The pace of change has definitely quickened. Utilities need to use machine learning and AI for predictive forecasting. Over the last decade, there's been an explosion in the amount of data that has filtered through and been collected by utilities… usage data, billing data, customer interaction data and they're taking that data to create models to understand how to best communicate and connect with their customers. Utilities are proactively reaching out to customers to let them know they’re here to help their customers, if the customer is having trouble paying their bill, the utility can tell the customer they can put them on a payment plan now to avoid having to shut the customer off a few months down the road. Or if their usage is higher than normal, the utility will let the customer know so it lessens the bill shock but also offers suggestions on how to change their behavior to lower the usage moving forward. If utilities had not made the investment in digital expenditures over the last five to ten years, they wouldn't have been able to pivot as effectively as they did.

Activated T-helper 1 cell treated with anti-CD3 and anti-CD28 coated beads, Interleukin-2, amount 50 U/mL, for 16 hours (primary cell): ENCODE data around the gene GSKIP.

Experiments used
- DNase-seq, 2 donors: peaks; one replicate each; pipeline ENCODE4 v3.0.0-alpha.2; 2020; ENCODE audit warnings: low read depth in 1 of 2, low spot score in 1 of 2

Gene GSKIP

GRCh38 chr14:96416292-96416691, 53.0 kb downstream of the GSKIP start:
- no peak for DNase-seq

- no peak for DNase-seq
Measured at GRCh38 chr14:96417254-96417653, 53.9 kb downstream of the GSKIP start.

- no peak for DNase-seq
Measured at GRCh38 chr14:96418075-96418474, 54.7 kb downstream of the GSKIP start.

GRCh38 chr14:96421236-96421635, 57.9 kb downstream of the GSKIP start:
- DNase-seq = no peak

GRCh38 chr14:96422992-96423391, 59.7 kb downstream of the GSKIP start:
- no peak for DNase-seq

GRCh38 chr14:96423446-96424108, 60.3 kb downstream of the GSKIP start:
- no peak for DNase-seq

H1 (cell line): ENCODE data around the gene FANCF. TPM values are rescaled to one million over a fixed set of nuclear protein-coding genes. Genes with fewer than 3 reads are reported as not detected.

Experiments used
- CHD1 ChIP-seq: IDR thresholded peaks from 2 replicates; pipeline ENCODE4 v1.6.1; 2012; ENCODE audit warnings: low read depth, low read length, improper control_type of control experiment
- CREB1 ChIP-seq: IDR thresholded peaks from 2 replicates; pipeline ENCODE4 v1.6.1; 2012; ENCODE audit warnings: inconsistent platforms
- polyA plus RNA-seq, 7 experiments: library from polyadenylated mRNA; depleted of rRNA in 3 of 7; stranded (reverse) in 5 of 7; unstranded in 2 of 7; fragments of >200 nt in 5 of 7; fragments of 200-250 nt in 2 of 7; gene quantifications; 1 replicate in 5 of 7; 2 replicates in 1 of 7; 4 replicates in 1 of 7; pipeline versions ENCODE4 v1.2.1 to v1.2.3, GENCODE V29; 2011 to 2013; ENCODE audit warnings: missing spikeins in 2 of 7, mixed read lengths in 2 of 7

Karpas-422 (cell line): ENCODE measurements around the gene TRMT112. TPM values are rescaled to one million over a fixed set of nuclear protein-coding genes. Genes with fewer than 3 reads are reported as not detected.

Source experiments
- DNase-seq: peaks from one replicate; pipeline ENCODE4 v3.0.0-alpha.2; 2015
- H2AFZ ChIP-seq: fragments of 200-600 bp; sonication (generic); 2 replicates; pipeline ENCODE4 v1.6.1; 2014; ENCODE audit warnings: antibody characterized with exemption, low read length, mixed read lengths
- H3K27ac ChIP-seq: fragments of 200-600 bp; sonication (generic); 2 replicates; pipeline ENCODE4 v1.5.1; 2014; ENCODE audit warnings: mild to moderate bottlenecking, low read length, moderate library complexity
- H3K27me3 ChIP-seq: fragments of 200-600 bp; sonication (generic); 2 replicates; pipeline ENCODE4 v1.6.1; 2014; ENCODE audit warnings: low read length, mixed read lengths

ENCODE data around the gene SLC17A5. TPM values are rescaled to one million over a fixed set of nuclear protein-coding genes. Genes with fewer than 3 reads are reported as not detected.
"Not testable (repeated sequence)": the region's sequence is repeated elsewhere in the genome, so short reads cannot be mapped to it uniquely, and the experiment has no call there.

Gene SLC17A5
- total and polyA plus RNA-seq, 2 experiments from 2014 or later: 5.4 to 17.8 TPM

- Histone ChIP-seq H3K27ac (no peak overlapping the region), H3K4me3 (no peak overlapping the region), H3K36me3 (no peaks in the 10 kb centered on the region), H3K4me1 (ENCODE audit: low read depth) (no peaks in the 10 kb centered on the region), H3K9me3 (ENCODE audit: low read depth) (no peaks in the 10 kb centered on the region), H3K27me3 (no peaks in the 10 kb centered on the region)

What is the impact on demand and renewables?

A few months into the pandemic now, we are seeing some of the economic impacts to utilities and their customers were significant in reductions in demand across the Midwestern region, across New York and California, we've seen reductions of 9 to 13 percent in the Midwest; 11 to 14 percent on a daily basis for New York and California is less with about 3.7 percent average weekday reduction. That doesn't seem like a lot by percentages but it's significant in terms of demand and utility revenue. The extent of the reduction in demand in all cases that we've seen, is a reduction in industrial, and particular, service industry demand, and of course, residential demand has actually increased. Another thing looking at the data was the speed and severity of the stay at home orders issued in each area had a significant impact on how quickly and how deeply demand was reduced. Now what we're also starting to see is that demand is coming back and that come back is also very closely related to the speed with which the stay at home orders are being relaxed. In many regions that demand is getting close to being back to where it was and we're seeing wholesale prices get close back to where they were beforehand.